Automated systems enable both collection and analysis at scale. They are able to constantly crawl social networks and websites for conversations. These can be related to things like brand names and product shout outs which then deliver clear learnings.
Some of these systems are standalone tools while others are integrated into bigger platforms. These bigger platforms handle tasks such as social media management, reputation management, customer service, and analytics.
What are some of the benefits of social media listening and monitoring?
At a micro level, social media monitoring and social media listening can identify what’s being said by individuals online. This can power much faster and better customer service, enabling you to quickly understand the specific issues people are facing and address them.
Beyond that, social media monitoring and listening can deliver a wide range of broader insights, including:
- Sentiment: Understand how online audiences feel about your brand, products/services, and marketing;
- Trends: Discover what’s happening in the zeitgeist related to your brand and your products/services;
- Competitive data: See what people are saying about your competition and identify areas of advantage/disadvantage;
- Crisis identification and management: Quickly flag major issues impacting your brand and keep track of how audiences are responding;
- Partnership and sales opportunities: Identify superfans and influencers who can help amplify your messaging. Discover individuals and groups interested in your brand;
- Product/service and marketing development: Gain an understanding of how people think your products/services and marketing messaging can be improved.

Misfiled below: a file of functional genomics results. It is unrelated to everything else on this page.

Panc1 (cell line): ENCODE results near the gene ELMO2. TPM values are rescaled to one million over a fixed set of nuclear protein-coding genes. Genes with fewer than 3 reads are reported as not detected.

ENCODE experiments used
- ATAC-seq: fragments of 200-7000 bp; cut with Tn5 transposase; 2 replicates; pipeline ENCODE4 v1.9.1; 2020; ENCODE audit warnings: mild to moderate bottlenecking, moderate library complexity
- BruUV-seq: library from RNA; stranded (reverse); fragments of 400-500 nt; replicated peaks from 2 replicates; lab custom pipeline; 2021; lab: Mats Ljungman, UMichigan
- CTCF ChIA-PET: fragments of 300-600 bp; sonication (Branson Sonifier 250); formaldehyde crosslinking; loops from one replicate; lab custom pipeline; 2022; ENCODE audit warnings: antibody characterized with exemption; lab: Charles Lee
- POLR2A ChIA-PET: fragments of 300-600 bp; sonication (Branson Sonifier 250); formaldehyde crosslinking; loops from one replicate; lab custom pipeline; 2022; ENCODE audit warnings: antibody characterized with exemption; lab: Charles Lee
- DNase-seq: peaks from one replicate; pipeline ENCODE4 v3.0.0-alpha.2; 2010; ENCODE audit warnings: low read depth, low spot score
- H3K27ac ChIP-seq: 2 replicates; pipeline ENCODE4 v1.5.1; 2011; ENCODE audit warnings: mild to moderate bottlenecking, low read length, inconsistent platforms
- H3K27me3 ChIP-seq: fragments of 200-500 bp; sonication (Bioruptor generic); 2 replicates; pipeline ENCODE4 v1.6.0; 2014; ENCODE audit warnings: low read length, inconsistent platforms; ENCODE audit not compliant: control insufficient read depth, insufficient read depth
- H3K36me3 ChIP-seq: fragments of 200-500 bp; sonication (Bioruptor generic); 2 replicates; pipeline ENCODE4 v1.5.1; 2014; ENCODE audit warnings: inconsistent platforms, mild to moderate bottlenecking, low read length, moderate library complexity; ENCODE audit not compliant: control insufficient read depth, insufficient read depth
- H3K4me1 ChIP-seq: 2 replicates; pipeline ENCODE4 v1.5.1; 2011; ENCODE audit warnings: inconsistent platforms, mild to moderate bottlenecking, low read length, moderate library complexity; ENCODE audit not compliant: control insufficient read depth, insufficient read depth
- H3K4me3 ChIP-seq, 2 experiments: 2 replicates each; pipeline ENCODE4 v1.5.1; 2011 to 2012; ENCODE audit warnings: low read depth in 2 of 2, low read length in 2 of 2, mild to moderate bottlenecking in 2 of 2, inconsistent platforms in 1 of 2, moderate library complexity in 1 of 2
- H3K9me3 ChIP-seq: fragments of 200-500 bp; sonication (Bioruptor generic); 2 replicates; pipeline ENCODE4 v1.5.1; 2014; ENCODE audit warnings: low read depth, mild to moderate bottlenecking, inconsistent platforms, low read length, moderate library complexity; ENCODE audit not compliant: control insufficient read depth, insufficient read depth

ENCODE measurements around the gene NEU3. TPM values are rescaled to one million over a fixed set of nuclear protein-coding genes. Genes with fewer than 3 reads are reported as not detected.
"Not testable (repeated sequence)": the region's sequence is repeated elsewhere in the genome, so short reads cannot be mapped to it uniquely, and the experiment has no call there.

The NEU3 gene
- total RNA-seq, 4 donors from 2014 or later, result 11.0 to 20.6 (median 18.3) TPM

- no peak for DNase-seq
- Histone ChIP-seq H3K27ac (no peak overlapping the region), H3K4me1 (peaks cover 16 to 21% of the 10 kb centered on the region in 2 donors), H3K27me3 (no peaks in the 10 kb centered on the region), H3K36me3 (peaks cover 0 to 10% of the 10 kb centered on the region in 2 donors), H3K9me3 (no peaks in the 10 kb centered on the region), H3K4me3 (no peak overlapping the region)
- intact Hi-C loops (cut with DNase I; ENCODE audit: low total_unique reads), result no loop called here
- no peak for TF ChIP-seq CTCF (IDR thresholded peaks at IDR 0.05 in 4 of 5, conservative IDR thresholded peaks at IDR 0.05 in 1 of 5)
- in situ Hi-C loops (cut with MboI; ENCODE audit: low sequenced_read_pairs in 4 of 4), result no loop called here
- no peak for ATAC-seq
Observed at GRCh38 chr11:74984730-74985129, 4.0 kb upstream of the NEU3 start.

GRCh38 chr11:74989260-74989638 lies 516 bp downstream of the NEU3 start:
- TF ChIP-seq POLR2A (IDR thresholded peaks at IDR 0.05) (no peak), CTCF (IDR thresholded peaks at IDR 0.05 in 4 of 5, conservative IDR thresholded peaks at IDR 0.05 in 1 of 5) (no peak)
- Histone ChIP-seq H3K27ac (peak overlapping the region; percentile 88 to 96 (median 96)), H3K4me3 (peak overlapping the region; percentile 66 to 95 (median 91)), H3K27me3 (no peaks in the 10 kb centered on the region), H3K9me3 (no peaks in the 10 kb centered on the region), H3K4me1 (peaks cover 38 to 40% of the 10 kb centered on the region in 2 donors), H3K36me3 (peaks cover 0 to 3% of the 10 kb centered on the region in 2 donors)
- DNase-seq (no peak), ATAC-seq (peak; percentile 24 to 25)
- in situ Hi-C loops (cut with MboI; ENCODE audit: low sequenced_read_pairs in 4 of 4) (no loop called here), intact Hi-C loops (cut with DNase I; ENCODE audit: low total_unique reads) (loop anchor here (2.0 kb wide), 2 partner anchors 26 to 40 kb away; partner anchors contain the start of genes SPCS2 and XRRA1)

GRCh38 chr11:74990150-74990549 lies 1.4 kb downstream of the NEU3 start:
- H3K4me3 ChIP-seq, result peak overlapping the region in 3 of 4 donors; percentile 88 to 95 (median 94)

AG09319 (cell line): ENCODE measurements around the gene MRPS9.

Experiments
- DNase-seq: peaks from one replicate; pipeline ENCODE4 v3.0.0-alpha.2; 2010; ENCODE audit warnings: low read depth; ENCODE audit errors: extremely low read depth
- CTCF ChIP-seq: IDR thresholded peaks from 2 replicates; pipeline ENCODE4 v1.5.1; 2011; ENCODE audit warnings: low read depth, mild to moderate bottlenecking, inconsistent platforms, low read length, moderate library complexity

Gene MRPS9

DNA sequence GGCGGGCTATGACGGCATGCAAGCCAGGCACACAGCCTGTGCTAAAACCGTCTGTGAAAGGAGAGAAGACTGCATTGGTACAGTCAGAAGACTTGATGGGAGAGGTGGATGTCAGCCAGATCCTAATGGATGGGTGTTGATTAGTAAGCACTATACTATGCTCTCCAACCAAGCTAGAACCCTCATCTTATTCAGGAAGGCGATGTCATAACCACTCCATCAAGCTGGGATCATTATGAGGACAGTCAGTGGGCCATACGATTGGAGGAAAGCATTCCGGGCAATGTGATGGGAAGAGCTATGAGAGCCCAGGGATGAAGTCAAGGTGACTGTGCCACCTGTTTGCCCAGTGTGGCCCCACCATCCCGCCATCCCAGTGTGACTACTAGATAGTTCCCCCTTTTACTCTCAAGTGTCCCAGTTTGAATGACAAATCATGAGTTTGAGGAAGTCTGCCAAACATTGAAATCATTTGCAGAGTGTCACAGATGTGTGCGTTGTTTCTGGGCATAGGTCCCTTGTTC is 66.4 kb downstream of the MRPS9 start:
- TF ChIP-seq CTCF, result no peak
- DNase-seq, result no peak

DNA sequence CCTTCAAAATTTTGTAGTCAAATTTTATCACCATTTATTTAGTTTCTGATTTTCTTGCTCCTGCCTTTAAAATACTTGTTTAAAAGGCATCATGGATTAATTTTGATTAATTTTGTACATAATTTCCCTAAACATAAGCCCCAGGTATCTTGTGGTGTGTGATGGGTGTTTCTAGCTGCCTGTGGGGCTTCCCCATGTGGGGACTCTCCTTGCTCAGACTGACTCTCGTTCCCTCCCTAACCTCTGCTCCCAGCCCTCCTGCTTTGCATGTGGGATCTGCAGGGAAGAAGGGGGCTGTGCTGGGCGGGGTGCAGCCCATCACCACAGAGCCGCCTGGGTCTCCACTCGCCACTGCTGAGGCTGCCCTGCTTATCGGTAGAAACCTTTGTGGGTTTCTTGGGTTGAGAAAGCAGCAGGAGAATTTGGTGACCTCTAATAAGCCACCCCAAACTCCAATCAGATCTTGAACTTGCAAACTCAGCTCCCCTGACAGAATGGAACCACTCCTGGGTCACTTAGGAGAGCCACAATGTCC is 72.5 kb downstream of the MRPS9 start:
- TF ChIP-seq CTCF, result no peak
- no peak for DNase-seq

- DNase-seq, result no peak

What are the keys to success?
Getting the most out of both social media listening and monitoring requires effort. It’s not enough to simply sign up for a service and set it loose. You need a solid strategy and skillful execution to gain truly valuable insights.
In order to consistently succeed with your listening and monitoring programs, it’s helpful to keep these four things in mind:
- Have clear goals: Before you do anything take a step back and determine what you want. Are you seeking to improve your customer service? Products/services? Marketing? Setting clear goals will enable you to focus your efforts and choose which tools to use.
- Go both broad and deep: Social monitoring and listening tools are immensely powerful, and you should make full use of their capabilities. Make sure to go broad with your efforts (across social networks, online sites, etc.) and deep (monitor a lengthy list of brand terms, hashtags, competitors, etc.).
- Try different systems and approaches: As with anything, getting social media listening and monitoring right takes time. Try a range of different tools to see which best meets your needs and continually refine your strategy to gain the insights you want.
- Have a plan for what to do with insights: When developing your social media listening and monitoring programs, don’t just consider the before and during; also plan for the after. Have a plan in place—including staff time and budget—for what you’ll do with the learnings. Ultimately, all those insights aren’t valuable if you don’t use them to help your business.